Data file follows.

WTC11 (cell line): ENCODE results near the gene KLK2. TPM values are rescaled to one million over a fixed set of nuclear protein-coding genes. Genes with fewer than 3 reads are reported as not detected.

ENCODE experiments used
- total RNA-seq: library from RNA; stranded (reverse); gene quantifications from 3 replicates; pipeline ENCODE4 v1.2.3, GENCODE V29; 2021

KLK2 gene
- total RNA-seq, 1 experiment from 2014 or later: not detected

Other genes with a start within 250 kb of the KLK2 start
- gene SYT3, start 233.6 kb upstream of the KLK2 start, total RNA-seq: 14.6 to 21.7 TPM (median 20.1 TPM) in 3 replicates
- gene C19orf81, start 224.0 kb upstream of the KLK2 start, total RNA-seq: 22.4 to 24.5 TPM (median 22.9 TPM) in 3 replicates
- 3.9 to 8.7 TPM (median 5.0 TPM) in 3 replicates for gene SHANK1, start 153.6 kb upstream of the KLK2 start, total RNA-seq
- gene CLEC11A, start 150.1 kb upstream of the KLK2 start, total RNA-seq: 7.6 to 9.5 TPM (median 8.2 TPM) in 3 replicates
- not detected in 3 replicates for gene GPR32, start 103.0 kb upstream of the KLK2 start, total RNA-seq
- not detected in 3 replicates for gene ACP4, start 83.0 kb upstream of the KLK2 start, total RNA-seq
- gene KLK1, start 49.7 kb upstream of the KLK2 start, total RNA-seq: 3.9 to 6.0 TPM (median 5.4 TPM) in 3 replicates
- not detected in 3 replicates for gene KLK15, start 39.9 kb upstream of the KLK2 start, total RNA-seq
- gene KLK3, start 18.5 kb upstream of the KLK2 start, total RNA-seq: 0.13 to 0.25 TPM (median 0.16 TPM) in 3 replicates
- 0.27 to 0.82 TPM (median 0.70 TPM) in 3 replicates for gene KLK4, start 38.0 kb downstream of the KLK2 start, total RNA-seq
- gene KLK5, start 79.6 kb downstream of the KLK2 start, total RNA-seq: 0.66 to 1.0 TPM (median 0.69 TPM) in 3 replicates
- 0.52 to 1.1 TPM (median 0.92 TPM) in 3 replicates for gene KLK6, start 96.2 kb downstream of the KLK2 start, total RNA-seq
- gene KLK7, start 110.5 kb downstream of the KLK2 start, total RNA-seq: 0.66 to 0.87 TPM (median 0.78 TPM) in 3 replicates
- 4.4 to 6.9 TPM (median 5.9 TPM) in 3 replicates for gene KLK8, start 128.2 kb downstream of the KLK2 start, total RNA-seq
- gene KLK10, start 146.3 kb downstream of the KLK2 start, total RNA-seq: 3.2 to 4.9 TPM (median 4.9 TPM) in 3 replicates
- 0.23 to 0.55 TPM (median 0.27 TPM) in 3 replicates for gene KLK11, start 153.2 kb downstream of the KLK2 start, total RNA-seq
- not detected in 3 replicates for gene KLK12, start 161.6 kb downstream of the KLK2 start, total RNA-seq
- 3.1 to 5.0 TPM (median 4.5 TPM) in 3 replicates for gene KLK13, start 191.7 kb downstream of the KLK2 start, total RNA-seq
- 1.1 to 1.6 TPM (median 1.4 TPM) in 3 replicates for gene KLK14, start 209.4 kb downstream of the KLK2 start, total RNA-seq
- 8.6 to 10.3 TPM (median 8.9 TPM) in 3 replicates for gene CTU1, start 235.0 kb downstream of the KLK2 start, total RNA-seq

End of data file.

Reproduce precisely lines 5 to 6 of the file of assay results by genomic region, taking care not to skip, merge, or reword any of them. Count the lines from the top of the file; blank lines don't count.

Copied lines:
- total RNA-seq, 1 experiment from 2014 or later: not detected

Other genes with a start within 250 kb of the KLK2 start